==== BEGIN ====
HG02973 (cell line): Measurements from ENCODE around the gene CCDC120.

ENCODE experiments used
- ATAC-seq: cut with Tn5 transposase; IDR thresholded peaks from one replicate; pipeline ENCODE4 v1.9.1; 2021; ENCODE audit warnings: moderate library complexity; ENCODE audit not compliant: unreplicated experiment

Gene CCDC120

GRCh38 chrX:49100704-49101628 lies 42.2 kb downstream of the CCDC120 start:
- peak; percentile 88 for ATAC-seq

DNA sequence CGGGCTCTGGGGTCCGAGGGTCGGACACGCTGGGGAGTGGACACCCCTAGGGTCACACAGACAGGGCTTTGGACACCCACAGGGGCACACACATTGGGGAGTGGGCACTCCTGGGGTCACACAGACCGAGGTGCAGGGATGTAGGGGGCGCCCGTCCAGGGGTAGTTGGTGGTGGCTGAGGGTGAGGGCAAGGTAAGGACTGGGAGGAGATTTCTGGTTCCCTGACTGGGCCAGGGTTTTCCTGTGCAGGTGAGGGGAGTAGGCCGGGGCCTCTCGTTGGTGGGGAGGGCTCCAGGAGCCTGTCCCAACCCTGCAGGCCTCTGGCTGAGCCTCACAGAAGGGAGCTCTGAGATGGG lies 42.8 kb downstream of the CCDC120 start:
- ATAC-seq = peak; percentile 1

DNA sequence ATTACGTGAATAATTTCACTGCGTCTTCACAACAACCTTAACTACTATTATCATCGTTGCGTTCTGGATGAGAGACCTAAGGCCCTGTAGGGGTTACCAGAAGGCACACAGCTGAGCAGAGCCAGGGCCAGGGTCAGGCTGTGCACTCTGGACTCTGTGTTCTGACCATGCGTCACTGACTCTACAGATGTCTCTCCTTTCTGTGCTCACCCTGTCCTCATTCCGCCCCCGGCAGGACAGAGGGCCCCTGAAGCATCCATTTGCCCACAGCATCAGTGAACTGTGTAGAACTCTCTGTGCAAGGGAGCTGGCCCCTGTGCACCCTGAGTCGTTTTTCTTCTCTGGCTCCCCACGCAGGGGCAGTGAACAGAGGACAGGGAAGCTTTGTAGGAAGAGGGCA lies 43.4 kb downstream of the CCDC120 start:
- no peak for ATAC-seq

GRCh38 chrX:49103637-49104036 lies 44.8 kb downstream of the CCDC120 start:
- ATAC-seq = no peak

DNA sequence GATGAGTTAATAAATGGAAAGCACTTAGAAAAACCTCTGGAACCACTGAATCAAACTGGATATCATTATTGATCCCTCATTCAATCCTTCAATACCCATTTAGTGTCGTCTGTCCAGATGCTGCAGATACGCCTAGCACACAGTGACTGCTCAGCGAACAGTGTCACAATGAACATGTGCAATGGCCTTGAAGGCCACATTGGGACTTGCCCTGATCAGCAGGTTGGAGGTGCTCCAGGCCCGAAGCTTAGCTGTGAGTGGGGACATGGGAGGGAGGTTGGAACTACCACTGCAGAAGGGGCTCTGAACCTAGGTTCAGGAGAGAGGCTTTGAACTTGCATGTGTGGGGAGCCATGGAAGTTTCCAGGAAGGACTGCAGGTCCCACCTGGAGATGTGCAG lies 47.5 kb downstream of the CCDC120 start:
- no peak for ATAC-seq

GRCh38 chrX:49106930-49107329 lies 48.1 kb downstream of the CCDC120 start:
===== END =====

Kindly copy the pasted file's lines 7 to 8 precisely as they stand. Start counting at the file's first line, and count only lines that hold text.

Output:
DNA sequence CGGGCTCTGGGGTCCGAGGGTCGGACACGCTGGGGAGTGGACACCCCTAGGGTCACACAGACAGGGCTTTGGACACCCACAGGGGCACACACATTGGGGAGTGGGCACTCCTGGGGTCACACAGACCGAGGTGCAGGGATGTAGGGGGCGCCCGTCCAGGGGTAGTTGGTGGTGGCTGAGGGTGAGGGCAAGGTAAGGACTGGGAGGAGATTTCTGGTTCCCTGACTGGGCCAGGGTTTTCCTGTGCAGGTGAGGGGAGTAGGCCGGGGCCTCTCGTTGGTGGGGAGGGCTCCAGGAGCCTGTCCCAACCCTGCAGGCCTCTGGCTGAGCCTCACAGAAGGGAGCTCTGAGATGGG lies 42.8 kb downstream of the CCDC120 start:
- ATAC-seq = peak; percentile 1